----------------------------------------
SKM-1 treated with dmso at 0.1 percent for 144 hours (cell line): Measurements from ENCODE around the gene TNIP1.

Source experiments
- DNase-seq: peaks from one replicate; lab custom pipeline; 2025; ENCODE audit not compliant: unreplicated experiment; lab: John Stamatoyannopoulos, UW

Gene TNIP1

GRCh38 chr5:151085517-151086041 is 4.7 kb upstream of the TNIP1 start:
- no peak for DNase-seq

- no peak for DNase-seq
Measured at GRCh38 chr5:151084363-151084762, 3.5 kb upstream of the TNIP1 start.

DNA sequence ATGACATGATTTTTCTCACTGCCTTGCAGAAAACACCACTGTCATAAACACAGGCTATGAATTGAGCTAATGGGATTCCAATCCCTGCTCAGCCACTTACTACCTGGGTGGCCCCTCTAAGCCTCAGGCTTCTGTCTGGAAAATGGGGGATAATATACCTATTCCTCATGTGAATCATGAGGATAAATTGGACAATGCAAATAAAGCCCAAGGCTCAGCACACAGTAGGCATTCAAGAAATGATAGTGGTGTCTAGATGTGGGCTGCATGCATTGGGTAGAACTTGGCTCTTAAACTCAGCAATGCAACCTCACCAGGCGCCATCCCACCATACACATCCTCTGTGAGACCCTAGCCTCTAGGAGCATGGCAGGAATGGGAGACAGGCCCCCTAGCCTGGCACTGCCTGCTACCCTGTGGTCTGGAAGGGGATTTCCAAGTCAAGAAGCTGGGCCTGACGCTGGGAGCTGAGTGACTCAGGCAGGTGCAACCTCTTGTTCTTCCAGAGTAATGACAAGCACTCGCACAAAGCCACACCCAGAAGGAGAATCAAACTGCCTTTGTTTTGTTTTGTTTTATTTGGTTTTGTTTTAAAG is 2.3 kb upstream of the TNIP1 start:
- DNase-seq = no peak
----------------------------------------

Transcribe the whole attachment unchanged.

SKM-1 treated with dmso at 0.1 percent for 144 hours (cell line): Measurements from ENCODE around the gene TNIP1.

Source experiments
- DNase-seq: peaks from one replicate; lab custom pipeline; 2025; ENCODE audit not compliant: unreplicated experiment; lab: John Stamatoyannopoulos, UW

Gene TNIP1

GRCh38 chr5:151085517-151086041 is 4.7 kb upstream of the TNIP1 start:
- no peak for DNase-seq

- no peak for DNase-seq
Measured at GRCh38 chr5:151084363-151084762, 3.5 kb upstream of the TNIP1 start.

DNA sequence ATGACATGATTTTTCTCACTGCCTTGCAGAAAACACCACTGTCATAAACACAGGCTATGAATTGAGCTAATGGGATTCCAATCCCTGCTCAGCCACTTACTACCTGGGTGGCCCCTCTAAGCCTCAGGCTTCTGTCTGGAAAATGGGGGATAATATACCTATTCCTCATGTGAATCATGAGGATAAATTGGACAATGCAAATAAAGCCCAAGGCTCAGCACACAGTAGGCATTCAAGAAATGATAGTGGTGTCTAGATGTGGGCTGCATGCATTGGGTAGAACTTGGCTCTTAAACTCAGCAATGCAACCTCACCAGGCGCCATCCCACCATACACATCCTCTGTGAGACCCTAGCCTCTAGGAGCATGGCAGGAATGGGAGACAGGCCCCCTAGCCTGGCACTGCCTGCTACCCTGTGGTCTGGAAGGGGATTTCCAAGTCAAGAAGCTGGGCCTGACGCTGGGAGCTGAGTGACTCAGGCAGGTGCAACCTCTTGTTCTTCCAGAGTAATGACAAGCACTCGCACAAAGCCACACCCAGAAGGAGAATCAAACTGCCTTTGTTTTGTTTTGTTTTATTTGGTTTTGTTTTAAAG is 2.3 kb upstream of the TNIP1 start:
- DNase-seq = no peak